I find the notion that the best response to Sarah Palin is to ignore her to be misplaced. Whether she's deliberately injecting false and inflammatory information into the mainstream, or if she's simply a willing tool, being as I don't edit the Washington Post's editorial page I see no benefit in letting her lies stand unrefuted. Will it irritate stupid people to be told that the person they're choosing to worship is a liar? Maybe so. But it seems that the damage will be greater if they're never even exposed to competing ideas. And frankly, if the criticism does "pour petrol on Palin's fire" to the point that she becomes the Republican Presidential nominee in 2012, the joke will be on her supporters.
Palin shirked her responsibility to serve the people of Alaska who elected her governor, opting to resign and promote her autobiography instead. During the presidential campaign, she struggled while fielding questions relevant to the vice presidency during her debate, not to mention her much-publicised interviews with Charlie Gibson and Katie Couric. This history does not constitute a personal attack on Palin's character: she may be a decent person, but her acumen and record with regard to policy and public service leaves much to be desired.And this is the first time a politician's biography, speaking gaffes and family life were fodder for the tabloids, parodists and comedians? Or the first time the adherents of a weak-minded politician took offense at being told (politely or rudely) of those weaknesses? Fascinating. And it's like Attack of the 50' Eyesores - the best way to make Palin lose her importance is to simply not look?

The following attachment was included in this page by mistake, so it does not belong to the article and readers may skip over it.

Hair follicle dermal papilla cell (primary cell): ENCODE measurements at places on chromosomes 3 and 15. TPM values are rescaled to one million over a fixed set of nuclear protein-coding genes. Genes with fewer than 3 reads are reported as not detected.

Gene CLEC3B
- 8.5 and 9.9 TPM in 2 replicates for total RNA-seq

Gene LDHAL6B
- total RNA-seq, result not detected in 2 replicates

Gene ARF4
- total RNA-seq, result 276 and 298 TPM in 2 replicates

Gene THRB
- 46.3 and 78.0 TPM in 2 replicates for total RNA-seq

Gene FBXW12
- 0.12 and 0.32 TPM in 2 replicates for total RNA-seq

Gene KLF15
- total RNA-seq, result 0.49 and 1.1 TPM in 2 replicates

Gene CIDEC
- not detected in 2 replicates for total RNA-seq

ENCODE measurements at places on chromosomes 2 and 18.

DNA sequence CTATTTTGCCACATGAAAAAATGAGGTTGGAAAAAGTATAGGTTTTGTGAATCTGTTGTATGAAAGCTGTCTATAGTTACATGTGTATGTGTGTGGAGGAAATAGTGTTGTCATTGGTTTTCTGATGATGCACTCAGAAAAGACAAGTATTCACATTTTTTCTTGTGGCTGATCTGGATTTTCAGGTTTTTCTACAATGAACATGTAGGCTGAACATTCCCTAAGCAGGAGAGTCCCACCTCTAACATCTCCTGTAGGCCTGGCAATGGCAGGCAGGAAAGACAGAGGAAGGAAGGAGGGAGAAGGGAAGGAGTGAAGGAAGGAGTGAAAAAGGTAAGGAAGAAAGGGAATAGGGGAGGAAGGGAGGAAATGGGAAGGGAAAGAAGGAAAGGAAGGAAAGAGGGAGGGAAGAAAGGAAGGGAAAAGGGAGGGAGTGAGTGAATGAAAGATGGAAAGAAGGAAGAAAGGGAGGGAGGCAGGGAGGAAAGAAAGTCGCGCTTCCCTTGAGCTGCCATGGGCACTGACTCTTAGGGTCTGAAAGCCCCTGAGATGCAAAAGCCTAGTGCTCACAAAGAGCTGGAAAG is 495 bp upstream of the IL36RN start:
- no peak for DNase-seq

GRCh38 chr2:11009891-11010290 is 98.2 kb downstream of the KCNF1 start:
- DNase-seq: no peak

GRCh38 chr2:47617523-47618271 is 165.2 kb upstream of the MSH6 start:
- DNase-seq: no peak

If this were the extent of the criticism, Palin might be treated like other politicians who entered the public sphere unprepared and demonstrated no command of the issues, which is to say, she would be irrelevant. But Palin's critics can't help themselves. Her biography, speaking gaffes, and family life continue to command people's attention, and serve as fodder for tabloids and comedic parody.
But, if we are serious about combating the distortions that Palin thrives on, distortions that frame progressive politics as elitist fancy-talk, we need to think a bit harder about which jokes are both useful and in good taste.So... the best way to respond to Palin is dry, scholarly and fact-based, lest her critics be accused of responding with "elitist fancy-talk"? Yeah... that should work.
The Washington Post has chosen to personify the problems in our public discourse that allow Palin's ideas to thrive. The problem isn't that she's treated with disrespect - the problem is that she is treated as if she deserves respect based upon her celebrity without any regard for her veracity. According to Op-Ed Editor Autumn Brewington,
She said the newspaper received an e-mail from Palin Tuesday asking to write about the issue and it decided it should run Wednesday, before President Barack Obama was to head to the United Nations Climate Change Conference in Copenhagen.In other words, substance and merit weren't part of the equation - a celebrity said "Run it now, or somebody else gets it", and Brewington jumped.